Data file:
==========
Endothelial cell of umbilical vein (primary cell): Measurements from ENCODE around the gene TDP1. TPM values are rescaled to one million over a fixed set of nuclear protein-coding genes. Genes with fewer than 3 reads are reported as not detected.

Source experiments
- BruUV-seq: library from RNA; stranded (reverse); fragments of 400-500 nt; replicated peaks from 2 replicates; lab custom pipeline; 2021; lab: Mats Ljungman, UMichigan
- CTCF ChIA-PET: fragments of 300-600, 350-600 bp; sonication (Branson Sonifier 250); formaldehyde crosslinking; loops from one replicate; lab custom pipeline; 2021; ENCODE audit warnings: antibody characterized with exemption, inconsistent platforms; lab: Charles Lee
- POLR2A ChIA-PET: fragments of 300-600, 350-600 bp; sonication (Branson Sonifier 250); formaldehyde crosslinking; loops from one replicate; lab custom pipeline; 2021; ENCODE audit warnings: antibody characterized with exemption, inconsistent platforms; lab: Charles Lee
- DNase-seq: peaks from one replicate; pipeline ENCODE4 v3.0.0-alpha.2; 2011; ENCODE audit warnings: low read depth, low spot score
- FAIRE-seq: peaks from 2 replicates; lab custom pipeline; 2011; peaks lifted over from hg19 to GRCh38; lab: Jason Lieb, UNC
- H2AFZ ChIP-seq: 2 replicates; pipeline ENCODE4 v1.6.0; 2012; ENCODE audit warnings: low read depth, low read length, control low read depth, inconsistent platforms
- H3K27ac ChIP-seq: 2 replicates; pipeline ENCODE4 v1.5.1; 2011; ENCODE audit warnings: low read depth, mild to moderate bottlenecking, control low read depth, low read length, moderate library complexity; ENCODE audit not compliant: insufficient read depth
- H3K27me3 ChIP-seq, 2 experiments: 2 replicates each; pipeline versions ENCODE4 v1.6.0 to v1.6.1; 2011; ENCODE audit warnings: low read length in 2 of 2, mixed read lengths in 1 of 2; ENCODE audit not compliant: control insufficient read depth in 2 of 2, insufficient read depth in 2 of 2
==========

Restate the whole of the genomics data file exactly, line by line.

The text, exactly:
Endothelial cell of umbilical vein (primary cell): Measurements from ENCODE around the gene TDP1. TPM values are rescaled to one million over a fixed set of nuclear protein-coding genes. Genes with fewer than 3 reads are reported as not detected.

Source experiments
- BruUV-seq: library from RNA; stranded (reverse); fragments of 400-500 nt; replicated peaks from 2 replicates; lab custom pipeline; 2021; lab: Mats Ljungman, UMichigan
- CTCF ChIA-PET: fragments of 300-600, 350-600 bp; sonication (Branson Sonifier 250); formaldehyde crosslinking; loops from one replicate; lab custom pipeline; 2021; ENCODE audit warnings: antibody characterized with exemption, inconsistent platforms; lab: Charles Lee
- POLR2A ChIA-PET: fragments of 300-600, 350-600 bp; sonication (Branson Sonifier 250); formaldehyde crosslinking; loops from one replicate; lab custom pipeline; 2021; ENCODE audit warnings: antibody characterized with exemption, inconsistent platforms; lab: Charles Lee
- DNase-seq: peaks from one replicate; pipeline ENCODE4 v3.0.0-alpha.2; 2011; ENCODE audit warnings: low read depth, low spot score
- FAIRE-seq: peaks from 2 replicates; lab custom pipeline; 2011; peaks lifted over from hg19 to GRCh38; lab: Jason Lieb, UNC
- H2AFZ ChIP-seq: 2 replicates; pipeline ENCODE4 v1.6.0; 2012; ENCODE audit warnings: low read depth, low read length, control low read depth, inconsistent platforms
- H3K27ac ChIP-seq: 2 replicates; pipeline ENCODE4 v1.5.1; 2011; ENCODE audit warnings: low read depth, mild to moderate bottlenecking, control low read depth, low read length, moderate library complexity; ENCODE audit not compliant: insufficient read depth
- H3K27me3 ChIP-seq, 2 experiments: 2 replicates each; pipeline versions ENCODE4 v1.6.0 to v1.6.1; 2011; ENCODE audit warnings: low read length in 2 of 2, mixed read lengths in 1 of 2; ENCODE audit not compliant: control insufficient read depth in 2 of 2, insufficient read depth in 2 of 2